Genres and New Media

Genre in digital literature is a many headed beast I have been wrestling with lately. Some sources for this struggle have been Mikhail Bakhtin’s “Speech Genres and Other Late Essays”, “The Rhetoric and Ideology of Genre” Edited by Richard Coe, Lorelei Lingard and Tatiana Teslenko, “The Law of Genre” by Jacques Derrida, and just lately “Genre Trouble: Narrativism and the Art of Simulation” By Espen Aarseth (in Wardrip-Fruin and Harrigan {Eds.} “First Person: New Media as Story, Performance and Game”, finally just out in paperback).

From my reading and textual experimentation I find myself agreeing with Stuart Moulthorp’s Online Response to Aarseth’s essay in wondering how we can ignore the reality of mixed genres (see also Derrida’s “The Law of Genre”). In examining the multiple genres of a single text I have been using Medway’s model (1998) based upon the writings of M.M. Bakhtin (1994). This is a four criteria model consisting of; the functions served by the texts (variation and regularity), formats taken by texts, styles employed by texts and how uptake of the texts is negotiated (1). The idea as I see it is to move through what are actually inseparable fuzzy layers, starting with the material form of the text (Flash animation, HTML, Blog template, 3D world platform etc. etc.). Then there are the generic forms, represented within the material form (such as novel, diary, report, letter, film, painting, or map). From both of these we can examine how they would have to be negotiated by the text’s eventual ‘consumer’. Finally the genred social and cultural assumptions made by the texts, much based on style (gaze, time constructions, syntax, addressivity etc. etc.).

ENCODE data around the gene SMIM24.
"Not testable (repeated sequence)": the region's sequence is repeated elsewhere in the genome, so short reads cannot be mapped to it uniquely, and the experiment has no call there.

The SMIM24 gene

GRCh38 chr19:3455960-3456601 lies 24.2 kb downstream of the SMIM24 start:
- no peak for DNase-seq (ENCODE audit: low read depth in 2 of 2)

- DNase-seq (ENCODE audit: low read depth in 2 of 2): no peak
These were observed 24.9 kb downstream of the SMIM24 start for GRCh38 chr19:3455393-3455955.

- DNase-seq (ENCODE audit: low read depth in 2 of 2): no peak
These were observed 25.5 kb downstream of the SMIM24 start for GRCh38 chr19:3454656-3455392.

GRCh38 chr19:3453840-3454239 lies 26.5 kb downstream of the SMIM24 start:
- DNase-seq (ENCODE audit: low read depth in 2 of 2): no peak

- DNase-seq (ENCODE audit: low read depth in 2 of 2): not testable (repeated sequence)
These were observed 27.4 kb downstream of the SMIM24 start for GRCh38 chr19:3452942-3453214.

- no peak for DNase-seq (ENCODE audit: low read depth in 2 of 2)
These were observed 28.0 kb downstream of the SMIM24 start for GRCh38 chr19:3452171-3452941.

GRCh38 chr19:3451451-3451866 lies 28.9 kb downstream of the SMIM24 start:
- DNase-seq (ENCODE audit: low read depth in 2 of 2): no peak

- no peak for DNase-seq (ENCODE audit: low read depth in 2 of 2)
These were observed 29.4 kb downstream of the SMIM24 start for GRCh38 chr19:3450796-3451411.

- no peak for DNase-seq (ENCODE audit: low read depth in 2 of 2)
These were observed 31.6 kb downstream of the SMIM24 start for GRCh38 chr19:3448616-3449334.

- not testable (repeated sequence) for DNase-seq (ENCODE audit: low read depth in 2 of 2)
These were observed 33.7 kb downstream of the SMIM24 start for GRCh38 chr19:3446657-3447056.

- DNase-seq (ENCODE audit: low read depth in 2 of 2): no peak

Of particular interest to me is when a digital work contains a representation of a non-digital media form, such as a book or voice recitation. This is intertextuality at its most blatant. Sure, in the case of digital games it may not be so concerned with actual gameplay, but if one is trying to build a critical base to look at digital texts, for example as cultural products, then intertextuality is important.

For a specific take on intertextuality I have been using N. Katherine Hayles’ intermediation, the “complex transactions between bodies and texts as well as between different forms of media” N. Katherine Hayles, My Mother was a Computer: Digital Subjects and Literary Texts (Chicago: University of Chicago, 2005) 7. This gives a broad enough field to discuss borrowing and blending in everything from visual theories to materiality and the narrative of the texts. I see intermediation as an example of Bakhtin’s dialogics.

But there are many problems. Following these lines back through genres is like trying to untie double knots, slow, fiddly work that craves concentration. Plus, how does one decide where to make a break between one generic presence and another as they overlap all over the place. It also seems to be so random. I may see a genre in one feature of a text that the next person may not. Bakhtin discusses this in “The Problem of Speech Genres”. It is all a very interesting puzzle.

1. Peter Medway, “Fuzzy Genres and Community Identities: The Case of Architectural Students Sketchbooks” in The Rhetoric and Ideology of Genre Edited by Richard Coe et al. (Cresskill NJ: Hampton Press 2002) 125-129.

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